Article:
Suppose you’re like many business leaders today, artificial intelligence (AI) has become a front-of-mind priority, specifically, how your organization can best harness AI’s power to transform your organization with digital age efficiency and boost bottom lines.

Today, AI technology is becoming a competitive need-to-have across industries—with 94% of business leaders agreeing that AI is critical to success over the next five years, according to the latest edition of a Deloitte study.

However, AI adoption is far from a guaranteed success. AI adoption comes with numerous challenges–finding the right technology vendors and in-house talent, aligning company culture, identifying appropriate use cases, integrating the technology with current processes, preparing to manage the inevitable changes, and governing the many potential risks associated with AI deployments.

Organizations looking to integrate and benefit from AI technology successfully need a structural body to provide organizational guidance and governance along the adoption journey. This body is a Center of Excellence (COE), which will drive and champion AI innovation across your organization. This article will discuss why an AI COE is critical for success, the best practices for setting up your COE, how to empower your COE to govern AI deployments effectively and share examples of COEs operating successfully today.

Why your organization needs a COE

Unfortunately, many organizations view AI technology as an a la carte, plug-and-play solution that delivers a fast, prodigious return. They will invest heavily in data infrastructure and specialized tools only to end with disappointed stakeholders when the big wins don’t materialize overnight.

Gartner statistics through 2022 paint a bleak but realistic picture–85% of attempted AI projects fail to deliver valuable outcomes. These failures occur for many reasons, starting with an overall scarcity of AI talent and the many cultural and organizational barriers that can impede the successful integration of AI into business practices and processes.

AI adoption also comes with many risks that can derail a deployment and possibly sink your entire organization if not properly governed. AI models use vast volumes of training data to identify patterns and make statistical predictions, and if the data contains biases, these inaccuracies can result in unfair or discriminatory decisions. Also, when handling large volumes of data, AI practitioners must be careful not to violate privacy laws and ensure data is safe from internal and external threats. These risks can result in costly consequences such as penalties, fines, jail time, or reputational damage.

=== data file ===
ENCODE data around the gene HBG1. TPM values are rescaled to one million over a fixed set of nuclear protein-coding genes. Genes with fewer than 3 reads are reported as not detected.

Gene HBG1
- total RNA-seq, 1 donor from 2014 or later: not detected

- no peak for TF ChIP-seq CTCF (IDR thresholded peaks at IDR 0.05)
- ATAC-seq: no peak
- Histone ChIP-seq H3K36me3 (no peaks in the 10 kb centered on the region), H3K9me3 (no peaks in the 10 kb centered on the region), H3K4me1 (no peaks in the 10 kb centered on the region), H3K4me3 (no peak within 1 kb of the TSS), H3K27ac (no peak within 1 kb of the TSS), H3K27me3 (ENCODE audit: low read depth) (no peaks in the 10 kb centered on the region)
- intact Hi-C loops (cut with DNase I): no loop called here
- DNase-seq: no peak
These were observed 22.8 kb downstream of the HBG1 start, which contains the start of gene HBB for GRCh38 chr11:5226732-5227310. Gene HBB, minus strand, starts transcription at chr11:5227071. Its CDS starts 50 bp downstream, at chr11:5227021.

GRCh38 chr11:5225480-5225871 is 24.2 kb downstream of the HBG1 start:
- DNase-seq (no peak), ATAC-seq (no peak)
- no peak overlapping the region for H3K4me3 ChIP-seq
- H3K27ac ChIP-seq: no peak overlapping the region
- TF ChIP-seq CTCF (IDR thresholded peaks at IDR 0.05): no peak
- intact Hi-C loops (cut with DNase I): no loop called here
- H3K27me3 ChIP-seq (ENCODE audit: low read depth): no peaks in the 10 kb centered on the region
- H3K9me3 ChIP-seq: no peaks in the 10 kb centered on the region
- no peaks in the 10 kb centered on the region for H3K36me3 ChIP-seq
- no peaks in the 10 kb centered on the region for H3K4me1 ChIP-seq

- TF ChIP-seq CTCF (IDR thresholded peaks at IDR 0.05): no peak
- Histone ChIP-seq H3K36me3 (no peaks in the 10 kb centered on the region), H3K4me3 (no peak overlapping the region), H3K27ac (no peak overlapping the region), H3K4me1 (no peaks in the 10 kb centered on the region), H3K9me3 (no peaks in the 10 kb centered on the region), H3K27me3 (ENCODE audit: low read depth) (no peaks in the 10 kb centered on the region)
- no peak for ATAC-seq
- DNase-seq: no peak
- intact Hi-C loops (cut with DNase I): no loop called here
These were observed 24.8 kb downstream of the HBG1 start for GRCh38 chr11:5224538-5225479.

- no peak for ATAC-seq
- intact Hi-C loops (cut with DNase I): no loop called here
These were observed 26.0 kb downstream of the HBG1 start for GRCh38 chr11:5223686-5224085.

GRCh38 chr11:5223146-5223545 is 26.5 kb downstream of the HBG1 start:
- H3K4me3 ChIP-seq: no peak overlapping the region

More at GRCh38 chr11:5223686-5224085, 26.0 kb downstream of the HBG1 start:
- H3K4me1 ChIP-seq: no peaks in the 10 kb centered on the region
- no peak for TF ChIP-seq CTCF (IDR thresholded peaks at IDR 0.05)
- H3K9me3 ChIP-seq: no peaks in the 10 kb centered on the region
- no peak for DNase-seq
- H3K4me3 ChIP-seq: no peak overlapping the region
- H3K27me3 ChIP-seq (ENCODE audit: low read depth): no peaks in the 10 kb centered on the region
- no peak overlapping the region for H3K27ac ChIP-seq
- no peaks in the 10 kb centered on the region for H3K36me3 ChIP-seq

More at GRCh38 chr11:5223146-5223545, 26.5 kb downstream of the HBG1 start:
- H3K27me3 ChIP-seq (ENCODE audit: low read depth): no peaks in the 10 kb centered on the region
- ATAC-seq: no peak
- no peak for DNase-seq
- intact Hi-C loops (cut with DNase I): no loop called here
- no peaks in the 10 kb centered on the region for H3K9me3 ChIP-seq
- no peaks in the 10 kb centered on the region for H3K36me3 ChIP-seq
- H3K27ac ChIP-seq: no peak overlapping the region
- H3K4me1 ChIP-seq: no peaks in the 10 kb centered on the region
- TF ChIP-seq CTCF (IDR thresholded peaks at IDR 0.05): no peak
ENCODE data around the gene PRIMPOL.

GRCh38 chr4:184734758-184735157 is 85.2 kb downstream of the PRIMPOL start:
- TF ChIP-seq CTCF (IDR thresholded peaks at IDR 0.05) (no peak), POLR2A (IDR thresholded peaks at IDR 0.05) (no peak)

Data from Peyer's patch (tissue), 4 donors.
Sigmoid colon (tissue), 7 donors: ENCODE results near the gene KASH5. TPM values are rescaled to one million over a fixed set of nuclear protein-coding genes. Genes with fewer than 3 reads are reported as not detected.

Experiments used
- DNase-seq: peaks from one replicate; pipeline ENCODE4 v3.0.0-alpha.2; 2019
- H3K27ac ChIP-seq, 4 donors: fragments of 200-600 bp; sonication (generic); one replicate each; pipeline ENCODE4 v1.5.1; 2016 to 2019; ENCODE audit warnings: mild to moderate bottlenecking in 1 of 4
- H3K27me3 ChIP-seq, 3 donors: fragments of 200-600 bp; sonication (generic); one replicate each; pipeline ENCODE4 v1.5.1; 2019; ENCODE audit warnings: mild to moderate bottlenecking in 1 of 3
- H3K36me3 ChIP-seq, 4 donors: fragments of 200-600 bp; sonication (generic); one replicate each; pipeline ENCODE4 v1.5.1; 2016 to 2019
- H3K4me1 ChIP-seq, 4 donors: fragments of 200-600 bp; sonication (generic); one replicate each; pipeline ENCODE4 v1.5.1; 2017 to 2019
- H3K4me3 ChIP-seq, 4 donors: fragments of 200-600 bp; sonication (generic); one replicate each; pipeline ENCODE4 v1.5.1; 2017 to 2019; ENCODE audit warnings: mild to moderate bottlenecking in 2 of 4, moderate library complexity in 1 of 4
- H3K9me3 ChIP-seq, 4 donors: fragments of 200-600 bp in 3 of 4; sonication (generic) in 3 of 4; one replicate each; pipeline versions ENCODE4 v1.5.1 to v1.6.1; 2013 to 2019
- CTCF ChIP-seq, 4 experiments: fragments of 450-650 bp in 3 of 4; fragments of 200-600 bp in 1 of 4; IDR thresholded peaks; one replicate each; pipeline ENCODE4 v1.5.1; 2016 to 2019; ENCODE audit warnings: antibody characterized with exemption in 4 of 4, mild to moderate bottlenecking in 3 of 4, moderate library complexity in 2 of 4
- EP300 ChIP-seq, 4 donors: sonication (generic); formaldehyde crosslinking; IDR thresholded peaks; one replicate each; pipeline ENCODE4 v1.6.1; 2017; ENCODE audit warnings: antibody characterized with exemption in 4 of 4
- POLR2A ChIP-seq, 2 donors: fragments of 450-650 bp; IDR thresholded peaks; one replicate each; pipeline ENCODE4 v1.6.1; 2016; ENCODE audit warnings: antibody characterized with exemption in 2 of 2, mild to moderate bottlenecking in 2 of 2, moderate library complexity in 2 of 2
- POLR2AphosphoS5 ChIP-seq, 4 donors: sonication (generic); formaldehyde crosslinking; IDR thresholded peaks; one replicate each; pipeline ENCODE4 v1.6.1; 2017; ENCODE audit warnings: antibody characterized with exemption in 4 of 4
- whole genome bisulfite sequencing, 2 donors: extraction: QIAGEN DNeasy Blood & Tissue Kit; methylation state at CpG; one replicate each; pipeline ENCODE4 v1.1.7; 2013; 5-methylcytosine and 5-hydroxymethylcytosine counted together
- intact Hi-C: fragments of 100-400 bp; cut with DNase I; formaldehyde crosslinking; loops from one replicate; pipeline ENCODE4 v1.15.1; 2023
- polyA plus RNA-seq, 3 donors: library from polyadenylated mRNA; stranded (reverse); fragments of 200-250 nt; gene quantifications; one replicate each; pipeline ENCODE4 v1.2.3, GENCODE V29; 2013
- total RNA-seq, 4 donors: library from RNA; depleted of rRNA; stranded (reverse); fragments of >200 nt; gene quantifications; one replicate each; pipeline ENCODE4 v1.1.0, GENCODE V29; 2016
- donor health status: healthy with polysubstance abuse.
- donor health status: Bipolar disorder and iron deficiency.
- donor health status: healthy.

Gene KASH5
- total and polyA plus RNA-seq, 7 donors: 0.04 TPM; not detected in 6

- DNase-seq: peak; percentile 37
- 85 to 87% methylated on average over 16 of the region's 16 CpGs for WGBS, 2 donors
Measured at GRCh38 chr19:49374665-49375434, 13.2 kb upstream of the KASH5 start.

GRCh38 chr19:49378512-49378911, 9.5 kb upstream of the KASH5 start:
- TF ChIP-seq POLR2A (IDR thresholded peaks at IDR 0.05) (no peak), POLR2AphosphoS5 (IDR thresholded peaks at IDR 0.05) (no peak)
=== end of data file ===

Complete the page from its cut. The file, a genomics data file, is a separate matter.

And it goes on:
Risks of AI systems

Successful AI adoption starts with addressing relevant business problems. The path to success requires many internal and external action steps, overseen by a centralized group of diverse experts devoted to applying the technology for maximum business value while minimizing potential risks. This dedicated group is your COE, and without this supportive team leading the initiative, your business’s dream of AI adoption may unfortunately remain just that–a dream.

Another emerging reason for developing an AI COE is proposed regulations, such as one pending European law that would require a human component in the AI development loop. The proposed EU AI law would mandate establishing human controls to oversee and manage AI system behavior.

Responsibilities of your COE

What are the core responsibilities your COE will handle?

The following vital duties are critical to successful AI adoption and should fall to the experts within your AI COE:

  • Determine your organization’s level of ambition and create a company vision for AI
  • Develop an internal network of advocates and champions across the organization to solidify everyone’s connection to the WHY (why AI is necessary for the company, why it should be important to them personally, and how they will fit into the new AI culture)
  • Work with organizational stakeholders to generate a “pipeline” of business-driven AI use cases and a roadmap for these use cases.
  • Ensure responsible design, development, and deployment of AI projects by creating governance policies, procedures, and processes.